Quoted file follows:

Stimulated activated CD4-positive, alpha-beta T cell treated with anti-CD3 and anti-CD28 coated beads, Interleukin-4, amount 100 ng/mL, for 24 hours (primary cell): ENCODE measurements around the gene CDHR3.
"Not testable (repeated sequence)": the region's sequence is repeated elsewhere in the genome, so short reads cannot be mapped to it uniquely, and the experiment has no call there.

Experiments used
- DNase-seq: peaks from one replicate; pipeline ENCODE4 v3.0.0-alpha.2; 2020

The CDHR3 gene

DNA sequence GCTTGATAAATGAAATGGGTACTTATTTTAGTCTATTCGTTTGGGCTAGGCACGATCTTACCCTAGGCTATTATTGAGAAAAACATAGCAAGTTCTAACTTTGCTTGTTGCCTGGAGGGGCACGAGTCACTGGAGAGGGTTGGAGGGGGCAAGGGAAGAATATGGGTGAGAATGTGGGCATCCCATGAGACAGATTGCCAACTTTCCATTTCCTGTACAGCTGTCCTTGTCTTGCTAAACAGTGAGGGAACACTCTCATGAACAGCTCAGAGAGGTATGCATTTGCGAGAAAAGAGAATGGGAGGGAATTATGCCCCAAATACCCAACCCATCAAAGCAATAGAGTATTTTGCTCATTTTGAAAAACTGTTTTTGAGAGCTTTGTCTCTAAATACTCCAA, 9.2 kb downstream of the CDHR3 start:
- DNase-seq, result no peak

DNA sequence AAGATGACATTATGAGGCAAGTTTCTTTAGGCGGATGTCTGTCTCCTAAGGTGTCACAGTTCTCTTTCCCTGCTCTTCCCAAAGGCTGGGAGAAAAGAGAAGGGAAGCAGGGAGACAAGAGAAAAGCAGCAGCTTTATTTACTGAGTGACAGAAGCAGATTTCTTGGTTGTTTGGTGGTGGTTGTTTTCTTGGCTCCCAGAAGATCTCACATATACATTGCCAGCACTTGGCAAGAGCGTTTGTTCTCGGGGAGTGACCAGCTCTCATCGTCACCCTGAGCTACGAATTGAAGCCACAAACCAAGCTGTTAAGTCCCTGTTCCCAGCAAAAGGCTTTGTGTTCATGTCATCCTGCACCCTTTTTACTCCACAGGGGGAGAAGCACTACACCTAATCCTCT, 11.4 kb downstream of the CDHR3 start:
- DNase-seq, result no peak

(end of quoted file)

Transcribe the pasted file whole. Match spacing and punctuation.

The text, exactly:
Stimulated activated CD4-positive, alpha-beta T cell treated with anti-CD3 and anti-CD28 coated beads, Interleukin-4, amount 100 ng/mL, for 24 hours (primary cell): ENCODE measurements around the gene CDHR3.
"Not testable (repeated sequence)": the region's sequence is repeated elsewhere in the genome, so short reads cannot be mapped to it uniquely, and the experiment has no call there.

Experiments used
- DNase-seq: peaks from one replicate; pipeline ENCODE4 v3.0.0-alpha.2; 2020

The CDHR3 gene

DNA sequence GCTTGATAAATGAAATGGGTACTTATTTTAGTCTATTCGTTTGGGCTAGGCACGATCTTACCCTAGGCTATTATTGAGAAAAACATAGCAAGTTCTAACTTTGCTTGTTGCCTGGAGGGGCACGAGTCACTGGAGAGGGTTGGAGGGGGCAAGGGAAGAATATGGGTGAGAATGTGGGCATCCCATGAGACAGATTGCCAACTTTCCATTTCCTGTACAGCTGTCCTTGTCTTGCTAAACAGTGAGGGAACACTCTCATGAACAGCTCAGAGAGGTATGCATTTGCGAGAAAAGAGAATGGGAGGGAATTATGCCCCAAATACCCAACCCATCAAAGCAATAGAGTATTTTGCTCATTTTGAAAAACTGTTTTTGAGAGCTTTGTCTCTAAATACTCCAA, 9.2 kb downstream of the CDHR3 start:
- DNase-seq, result no peak

DNA sequence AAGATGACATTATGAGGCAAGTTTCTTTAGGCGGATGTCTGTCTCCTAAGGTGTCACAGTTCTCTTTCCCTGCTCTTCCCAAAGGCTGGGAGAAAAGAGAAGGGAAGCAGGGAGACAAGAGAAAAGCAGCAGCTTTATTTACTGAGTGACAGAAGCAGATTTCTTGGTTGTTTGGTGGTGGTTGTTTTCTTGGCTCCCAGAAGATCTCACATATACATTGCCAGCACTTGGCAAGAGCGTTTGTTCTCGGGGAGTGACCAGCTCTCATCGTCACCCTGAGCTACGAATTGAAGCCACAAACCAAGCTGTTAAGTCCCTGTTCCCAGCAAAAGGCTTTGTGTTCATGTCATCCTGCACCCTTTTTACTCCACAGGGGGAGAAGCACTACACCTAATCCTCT, 11.4 kb downstream of the CDHR3 start:
- DNase-seq, result no peak